All In The Family


By Chris Alvarez

The first ever Beit T’Shuvah Out of Town Family Week recently took place, and my family and I were lucky enough to be able to take part in it.  My mother and sister flew over three thousand miles to take part in Beit T’Shuvah’s inaugural family weekend—a weekend that would forever change our lives.  Over Friday, Saturday, and Sunday, we took part in family process groups, individual therapy and spiritual learning.  Throughout the course of a few days, we were part of a life-changing event that I hope will help many more families in the years to come.

Beit T'Shuvah FamilyFriday was the first day all three of us were together.  The event started out with a group on family dynamics, during which I reaffirmed my notion that my family’s problems aren’t unique.  Afterwards I took my mom and sister up the block to the BTS Communications office, which is where I work.  I was so proud to be able to show them what I was doing there and introduce them to the people who I work with.  Through collaborating, I am finally finding how to use my passion for writing to become self-supporting, something I was proud to show my family who supports me now.  That night, Services were so moving that after the weekend, my 20-year old sister asked if I could get her the music from that night and from Saturday services.

Just as services ended Friday’s program, services started Saturday’s events, which included Family Torah Study. Saturday morning services were an experience that I hope to never forget.  Having my mom and sister there helped me feel even closer to my higher power.  We sang, danced, and prayed together.  On Saturday, my sister wasn’t alone in her love for the music; my mom also suggested that for the next Family Weekend that Shy rap more.  A little while after services, the cast of Freedom Song performed their innovate musical about addiction and family dynamics.  Though I had seen Freedom Song before, it was a different experience seeing it with my family.  During the show, I related the characters to my own family, and it was as emotional for me as it was for my mother.  With the short amount of free time we had after the performance, my family and I even found time to see the new Batman movie.

Sunday began with a brunch and dialogue for feedback on the weekend, and every family was in attendance.  Emotions ran high, my friends’ parents thanked me for being friends with their children, and my mother was able to thank the Rabbi and Harriet for all they’ve done for me.

After this inaugural Family Weekend, my family and I felt like we were pioneers of something bigger, something that will help many others in years to come. Together, my sister, mother, and I were able to form a closer and more meaningful relationship and came to understand how we all play a role in the family.  This weekend was the most meaningful thing I have been part of in a long time.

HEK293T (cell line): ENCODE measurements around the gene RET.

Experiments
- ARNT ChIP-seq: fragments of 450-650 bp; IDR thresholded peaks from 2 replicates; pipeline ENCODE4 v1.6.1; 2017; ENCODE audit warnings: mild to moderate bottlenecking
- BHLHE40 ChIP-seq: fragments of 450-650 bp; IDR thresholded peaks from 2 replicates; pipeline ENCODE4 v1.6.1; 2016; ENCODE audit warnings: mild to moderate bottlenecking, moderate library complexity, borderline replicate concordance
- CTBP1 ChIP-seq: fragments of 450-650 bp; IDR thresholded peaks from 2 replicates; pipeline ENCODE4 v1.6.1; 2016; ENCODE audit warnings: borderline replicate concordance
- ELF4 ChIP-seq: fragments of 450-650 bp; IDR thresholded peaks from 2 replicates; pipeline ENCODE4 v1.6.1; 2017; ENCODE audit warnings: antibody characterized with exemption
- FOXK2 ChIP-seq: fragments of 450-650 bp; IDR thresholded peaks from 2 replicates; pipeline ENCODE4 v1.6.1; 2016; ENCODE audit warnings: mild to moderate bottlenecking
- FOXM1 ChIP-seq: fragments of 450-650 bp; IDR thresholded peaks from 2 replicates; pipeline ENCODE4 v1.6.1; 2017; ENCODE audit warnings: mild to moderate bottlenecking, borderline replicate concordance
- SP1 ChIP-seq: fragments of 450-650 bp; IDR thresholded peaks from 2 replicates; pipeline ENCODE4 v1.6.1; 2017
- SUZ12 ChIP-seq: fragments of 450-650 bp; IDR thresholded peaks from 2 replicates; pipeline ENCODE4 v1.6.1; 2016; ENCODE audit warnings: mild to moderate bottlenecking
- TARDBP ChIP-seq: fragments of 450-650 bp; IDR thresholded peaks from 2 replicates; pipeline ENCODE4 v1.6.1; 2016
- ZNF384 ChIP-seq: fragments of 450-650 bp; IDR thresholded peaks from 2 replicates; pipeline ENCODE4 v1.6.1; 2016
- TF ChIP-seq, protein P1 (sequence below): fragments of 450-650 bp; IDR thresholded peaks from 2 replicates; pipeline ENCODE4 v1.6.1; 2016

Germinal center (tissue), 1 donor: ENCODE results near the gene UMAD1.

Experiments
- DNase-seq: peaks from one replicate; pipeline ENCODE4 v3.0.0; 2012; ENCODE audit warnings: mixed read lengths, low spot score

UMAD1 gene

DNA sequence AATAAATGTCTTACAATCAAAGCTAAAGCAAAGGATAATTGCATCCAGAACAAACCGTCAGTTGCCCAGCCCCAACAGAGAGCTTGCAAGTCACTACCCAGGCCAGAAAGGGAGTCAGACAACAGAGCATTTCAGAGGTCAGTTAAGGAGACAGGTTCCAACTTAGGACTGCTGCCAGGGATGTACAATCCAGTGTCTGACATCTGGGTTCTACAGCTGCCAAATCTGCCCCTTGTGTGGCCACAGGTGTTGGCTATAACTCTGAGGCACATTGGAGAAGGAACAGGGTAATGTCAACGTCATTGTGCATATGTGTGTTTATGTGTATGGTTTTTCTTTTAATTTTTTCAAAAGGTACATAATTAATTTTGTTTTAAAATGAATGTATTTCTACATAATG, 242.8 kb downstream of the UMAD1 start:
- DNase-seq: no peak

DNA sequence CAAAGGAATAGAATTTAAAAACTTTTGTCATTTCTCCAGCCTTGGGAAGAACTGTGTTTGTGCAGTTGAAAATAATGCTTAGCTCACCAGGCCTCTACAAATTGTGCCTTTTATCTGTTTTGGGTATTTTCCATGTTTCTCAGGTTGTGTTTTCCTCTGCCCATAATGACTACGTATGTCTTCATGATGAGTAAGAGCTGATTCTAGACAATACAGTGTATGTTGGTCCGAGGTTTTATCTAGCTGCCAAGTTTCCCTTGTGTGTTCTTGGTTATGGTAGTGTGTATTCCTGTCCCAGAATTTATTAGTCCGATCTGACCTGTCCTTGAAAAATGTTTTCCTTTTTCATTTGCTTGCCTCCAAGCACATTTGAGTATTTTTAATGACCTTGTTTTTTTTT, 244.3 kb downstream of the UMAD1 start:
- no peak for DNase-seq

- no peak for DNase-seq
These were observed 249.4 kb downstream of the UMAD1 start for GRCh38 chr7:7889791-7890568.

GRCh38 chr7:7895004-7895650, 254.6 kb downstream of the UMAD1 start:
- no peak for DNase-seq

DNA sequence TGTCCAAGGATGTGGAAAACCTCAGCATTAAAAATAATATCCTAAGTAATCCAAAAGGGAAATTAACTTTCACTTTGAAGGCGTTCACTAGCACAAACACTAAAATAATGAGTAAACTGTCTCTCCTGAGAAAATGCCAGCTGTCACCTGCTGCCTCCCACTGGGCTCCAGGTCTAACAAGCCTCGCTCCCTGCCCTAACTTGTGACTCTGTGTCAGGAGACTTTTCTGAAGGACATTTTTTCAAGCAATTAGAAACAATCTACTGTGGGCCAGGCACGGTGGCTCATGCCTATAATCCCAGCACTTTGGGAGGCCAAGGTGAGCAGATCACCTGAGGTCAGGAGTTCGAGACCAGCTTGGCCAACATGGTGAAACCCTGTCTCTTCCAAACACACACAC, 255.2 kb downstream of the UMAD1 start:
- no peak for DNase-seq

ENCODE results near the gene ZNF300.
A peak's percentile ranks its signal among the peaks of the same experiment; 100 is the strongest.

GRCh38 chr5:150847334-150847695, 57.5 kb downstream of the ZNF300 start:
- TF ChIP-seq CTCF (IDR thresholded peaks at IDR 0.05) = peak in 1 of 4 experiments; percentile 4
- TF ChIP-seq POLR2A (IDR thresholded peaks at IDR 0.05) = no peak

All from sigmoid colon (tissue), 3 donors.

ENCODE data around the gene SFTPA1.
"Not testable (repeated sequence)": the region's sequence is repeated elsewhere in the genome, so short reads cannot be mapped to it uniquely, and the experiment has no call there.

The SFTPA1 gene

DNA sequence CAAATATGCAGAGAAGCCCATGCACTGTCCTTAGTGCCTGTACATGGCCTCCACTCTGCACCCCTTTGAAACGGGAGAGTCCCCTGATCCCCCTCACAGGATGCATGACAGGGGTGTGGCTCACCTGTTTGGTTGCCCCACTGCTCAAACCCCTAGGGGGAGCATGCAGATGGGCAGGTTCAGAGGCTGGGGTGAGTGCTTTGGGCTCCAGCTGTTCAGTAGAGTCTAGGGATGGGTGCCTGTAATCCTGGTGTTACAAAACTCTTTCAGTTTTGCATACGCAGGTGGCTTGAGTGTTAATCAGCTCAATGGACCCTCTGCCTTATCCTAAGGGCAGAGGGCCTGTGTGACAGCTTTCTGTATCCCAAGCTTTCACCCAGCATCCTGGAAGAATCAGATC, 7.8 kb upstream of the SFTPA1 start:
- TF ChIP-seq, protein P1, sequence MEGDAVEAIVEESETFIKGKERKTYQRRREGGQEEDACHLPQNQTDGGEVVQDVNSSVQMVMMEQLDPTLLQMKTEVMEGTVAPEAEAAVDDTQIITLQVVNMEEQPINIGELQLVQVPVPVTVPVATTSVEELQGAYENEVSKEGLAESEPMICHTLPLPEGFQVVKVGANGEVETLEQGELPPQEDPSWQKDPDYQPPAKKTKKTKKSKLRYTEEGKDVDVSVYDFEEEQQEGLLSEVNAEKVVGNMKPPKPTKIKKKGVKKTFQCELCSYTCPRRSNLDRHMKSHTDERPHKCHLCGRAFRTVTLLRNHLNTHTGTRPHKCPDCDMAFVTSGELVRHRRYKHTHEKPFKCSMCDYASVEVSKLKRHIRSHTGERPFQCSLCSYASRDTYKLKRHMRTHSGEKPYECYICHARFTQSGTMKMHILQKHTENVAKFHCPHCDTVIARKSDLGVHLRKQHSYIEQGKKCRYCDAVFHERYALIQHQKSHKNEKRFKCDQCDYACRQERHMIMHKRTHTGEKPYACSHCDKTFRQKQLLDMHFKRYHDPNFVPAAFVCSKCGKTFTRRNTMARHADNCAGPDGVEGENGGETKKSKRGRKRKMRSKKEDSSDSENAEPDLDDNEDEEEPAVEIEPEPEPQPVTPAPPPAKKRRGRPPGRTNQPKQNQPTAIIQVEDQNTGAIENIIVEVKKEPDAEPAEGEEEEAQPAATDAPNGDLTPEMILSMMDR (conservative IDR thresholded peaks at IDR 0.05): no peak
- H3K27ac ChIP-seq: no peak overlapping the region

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4 Comments

Filed under addiction, Beit T'Shuvah, Community, Current Events, Family Wellness, Freedom Song, Gratitude, Spirituality, T'Shuvah

4 responses to “All In The Family

  1. A.

    Chris,

    I have known you and your family for over a year now. It was so nice to see the three of you so “connected” to each other. I’m quite proud of the person you are becoming.

  2. Chris, you wrote beautifully and sweetly. Am delighted to hear that you are reconnecting with your family. Experientially, just want to add a note of caution. We, as addicts/alcoholics, etc., do a lot of damage while we’re out there. The BB mentions that we’re like tornadoes barreling down on anyone who gets in our way. We want what we want and we want it yesterday. And the ones we hurt the most are our loved ones. They’re an easy target and we lie and manipulate until we can’t remember which lie we told which person. The longer we’re out, the more the wreckage. For me, reconnecting with my family took a very long time. It wasn’t a “gee whiz, I’m sober for 90 days or even a year and now you should all trust me.” Reconnecting is a process and it doesn’t happen over a 3 day weekend. Its slow and fairly unremarkable. Validation from family members is hard fought and truth be known, never happens for some. Personally, my daily actions did all my talking when it came to reconnecting with family. My sons had absolutely no reason to believe anything that came out of my mouth in the early days (years). I had zero credibility and they were right. So I just walked the walk. They didn’t talk to me at all until I hit one. Years 2, 3 and 4 they were still afraid to believe that this sober stuff was really going to stick. They read the relapse statistics and were afraid of being hurt again. It wasn’t until year 5 that our relationship changed. Five years of doing the next right thing. We became a family again and trust was integral to that relationship. Five years of receiving very little family validation. Although I thought I had done some amazing, I also realized that expecting validation for the paradigm shift didn’t make sense. Why would I get validation for living the way I should have after 22 years of abusing everyone around me? My point, Chris, is never to coast. I can tell from your writing that the weekend gave you great hope and maybe even a “high.” For me, the object was to concentrate on the mundanities of life, continue walking the walk, be of service, and be a little better today than yesterday. I also found that the longer I stayed sober, the fewer choices I had because with each sober day that passed, I had more at stake…in particular my family…to lose. Congratulations on the beginnings of reconnecting with family. Its an amazing & continuing journey!

  3. Pingback: Dealing with Grief in Recovery | Beit T'Shuvah

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